In the world of automotive laws and regulations as well as driving in general, there are numerous different types of accidents and injuries. Not every accident is the same in terms of the scenario, location, damages, and injuries, nor are they equally perceived by the law. The behavior of all the parties involved in the accident also matters and it can be the decision maker in court.
For example, this is the most obvious in hit and run accidents. As the name suggests, a hit and run accident occurs when a driver involved in a crash with another vehicle, human being, or object flees the scene without providing the requisite identification information to the injured party, witnesses, or authorities. This increases the amount of penalties and punishments for the said driver when (it is never if) they are eventually caught.
The Current State of Things
With hit and run accidents, delays in getting medical attention may worsen the injuries and cause untold suffering. The fact that the driver at fault flees the scene further complicates such cases as insurance companies have no basis to form a case and proceed with the always complicated paperwork. Unfortunately, such incidents are on the rise as drivers seem to have less care and respect for others in traffic than ever before. It is hard to say what is causing such reckless and soulless behavior but it is the reality nowadays.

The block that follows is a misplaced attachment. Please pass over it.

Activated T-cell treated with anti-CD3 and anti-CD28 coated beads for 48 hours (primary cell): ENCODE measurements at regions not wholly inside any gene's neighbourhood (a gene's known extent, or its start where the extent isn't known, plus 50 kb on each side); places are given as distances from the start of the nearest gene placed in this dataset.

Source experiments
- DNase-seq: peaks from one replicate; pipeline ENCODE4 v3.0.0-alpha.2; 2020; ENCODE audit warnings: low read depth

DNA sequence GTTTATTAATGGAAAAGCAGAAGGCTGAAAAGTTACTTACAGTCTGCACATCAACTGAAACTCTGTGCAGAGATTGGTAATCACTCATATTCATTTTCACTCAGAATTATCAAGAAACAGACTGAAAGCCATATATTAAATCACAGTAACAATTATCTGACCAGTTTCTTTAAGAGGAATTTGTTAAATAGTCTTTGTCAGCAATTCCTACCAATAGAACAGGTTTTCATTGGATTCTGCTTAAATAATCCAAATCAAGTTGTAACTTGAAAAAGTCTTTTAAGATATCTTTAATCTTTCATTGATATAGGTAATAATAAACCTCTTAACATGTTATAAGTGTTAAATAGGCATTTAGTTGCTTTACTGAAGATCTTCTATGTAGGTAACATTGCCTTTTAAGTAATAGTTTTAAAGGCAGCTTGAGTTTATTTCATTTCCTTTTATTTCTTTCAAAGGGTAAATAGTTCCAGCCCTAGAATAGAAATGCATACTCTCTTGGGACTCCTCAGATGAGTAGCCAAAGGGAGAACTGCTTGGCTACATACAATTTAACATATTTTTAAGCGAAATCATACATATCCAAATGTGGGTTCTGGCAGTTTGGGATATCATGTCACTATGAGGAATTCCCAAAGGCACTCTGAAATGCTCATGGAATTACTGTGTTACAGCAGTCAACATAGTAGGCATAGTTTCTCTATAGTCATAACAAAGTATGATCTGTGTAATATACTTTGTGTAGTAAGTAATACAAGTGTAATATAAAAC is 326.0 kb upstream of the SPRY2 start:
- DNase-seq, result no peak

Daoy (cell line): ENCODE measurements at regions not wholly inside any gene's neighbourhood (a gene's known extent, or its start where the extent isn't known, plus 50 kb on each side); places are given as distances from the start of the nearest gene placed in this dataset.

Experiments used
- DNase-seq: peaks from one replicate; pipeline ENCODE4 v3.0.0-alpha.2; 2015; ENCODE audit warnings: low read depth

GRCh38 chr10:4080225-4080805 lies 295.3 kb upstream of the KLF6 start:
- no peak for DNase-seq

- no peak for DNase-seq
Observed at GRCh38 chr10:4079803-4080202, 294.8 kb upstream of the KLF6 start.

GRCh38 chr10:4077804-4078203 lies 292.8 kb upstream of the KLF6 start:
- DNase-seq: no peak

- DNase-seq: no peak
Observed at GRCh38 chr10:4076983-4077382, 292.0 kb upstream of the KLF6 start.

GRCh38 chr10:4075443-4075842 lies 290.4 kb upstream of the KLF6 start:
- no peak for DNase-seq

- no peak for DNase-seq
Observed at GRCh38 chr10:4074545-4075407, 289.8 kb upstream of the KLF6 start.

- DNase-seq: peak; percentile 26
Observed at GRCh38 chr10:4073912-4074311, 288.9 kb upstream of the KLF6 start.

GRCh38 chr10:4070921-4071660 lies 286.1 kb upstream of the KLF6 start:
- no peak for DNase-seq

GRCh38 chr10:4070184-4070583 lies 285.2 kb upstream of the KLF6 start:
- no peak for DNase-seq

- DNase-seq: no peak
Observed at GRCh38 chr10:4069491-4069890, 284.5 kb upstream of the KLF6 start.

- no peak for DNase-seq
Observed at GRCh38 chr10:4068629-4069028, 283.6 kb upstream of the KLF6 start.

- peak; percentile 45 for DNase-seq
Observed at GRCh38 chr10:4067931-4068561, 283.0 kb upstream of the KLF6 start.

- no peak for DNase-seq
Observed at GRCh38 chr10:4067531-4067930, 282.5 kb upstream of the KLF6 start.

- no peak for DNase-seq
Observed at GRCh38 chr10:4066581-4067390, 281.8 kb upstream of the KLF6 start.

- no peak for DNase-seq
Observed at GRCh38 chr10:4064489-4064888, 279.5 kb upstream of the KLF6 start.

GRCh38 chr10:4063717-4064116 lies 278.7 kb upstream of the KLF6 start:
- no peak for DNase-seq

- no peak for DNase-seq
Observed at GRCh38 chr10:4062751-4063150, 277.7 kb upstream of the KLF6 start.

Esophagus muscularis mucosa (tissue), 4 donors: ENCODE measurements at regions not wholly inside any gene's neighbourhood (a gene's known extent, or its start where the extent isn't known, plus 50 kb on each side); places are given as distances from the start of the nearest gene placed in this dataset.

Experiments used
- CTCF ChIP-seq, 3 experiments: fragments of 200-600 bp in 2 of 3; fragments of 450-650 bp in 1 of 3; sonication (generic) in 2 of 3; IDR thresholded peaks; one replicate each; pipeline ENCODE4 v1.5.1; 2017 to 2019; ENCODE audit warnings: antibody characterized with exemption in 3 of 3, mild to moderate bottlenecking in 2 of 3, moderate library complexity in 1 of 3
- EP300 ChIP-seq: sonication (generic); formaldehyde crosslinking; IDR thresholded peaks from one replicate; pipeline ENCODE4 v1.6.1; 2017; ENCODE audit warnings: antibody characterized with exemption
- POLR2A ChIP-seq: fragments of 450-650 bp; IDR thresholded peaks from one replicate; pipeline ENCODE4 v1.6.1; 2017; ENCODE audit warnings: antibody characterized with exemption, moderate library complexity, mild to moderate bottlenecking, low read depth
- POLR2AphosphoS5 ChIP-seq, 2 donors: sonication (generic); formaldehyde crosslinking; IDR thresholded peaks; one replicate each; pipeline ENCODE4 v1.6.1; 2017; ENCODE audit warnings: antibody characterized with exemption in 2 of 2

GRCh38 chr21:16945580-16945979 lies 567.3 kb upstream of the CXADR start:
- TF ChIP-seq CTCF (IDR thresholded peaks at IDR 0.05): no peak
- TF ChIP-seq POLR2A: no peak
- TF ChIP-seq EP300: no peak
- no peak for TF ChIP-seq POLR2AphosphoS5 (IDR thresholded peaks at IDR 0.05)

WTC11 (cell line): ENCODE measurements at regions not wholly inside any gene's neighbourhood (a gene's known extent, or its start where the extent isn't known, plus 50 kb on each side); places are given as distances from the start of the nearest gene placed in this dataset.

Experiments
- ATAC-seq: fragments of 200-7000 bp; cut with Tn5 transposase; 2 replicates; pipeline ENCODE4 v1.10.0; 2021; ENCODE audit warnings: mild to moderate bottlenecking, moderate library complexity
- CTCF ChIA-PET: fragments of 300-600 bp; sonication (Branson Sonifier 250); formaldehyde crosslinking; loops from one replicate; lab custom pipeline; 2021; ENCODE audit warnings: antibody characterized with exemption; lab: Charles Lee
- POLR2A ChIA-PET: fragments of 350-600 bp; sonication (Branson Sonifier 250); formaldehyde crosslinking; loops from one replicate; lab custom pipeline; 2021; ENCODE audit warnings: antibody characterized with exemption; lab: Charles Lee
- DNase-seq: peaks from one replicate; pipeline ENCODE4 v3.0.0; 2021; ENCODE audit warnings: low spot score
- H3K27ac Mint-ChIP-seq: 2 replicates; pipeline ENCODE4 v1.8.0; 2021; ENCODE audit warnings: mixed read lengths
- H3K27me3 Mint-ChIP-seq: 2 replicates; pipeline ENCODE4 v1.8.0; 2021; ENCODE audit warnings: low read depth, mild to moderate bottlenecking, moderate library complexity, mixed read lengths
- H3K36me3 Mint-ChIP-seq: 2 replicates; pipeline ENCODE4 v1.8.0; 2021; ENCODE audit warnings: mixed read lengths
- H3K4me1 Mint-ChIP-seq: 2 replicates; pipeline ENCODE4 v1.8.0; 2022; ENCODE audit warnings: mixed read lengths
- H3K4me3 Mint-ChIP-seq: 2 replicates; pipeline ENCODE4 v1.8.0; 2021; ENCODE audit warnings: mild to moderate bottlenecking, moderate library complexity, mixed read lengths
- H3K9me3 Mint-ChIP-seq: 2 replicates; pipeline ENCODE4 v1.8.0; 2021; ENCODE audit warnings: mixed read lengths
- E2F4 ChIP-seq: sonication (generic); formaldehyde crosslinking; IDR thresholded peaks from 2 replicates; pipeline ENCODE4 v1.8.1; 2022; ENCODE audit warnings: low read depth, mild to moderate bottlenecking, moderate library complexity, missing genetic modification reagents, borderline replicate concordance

Because of this, it is crucial to know the steps you can take to alleviate your physical injuries and ensure you are adequately compensated if the other party pulls a hit and run after causing the accident. Keep reading to learn more about this to stay safe and get the compensation you deserve.
Here Is What to Do
Your course of action will largely depend on the severity of your injuries in the hit and run. Your main priority should be to protect your own wellbeing, and that of your passengers, and then secure your future compensation process. Remember that anything that you do after this incident can create a record that might be used as evidence in court. Consider the following to ensure you are not at fault:
- Stay where you are. Do not try to go after the driver at fault because it could worsen your injuries or interfere with evidence. You may also end up as the one who committed a hit and run if the situation turns against you somehow.
- Call 911 and report the accident. This will ensure that you get timely medical attention and provide formal documentation of the accident by the authorities. It will also get the police to the scene as soon as possible.
- Document everything that you can recall, including all the car details and circumstances surrounding the occurrence of the accident. In case you are too shaken to write everything down, consider using an audio recording to preserve the details. The police could take witness statements or obtain camera footage in a bid to identify the driver. This is handy when it comes to compensation, since some insurance companies require third party information and a lot of evidence before processing your claims and deciding to cooperate.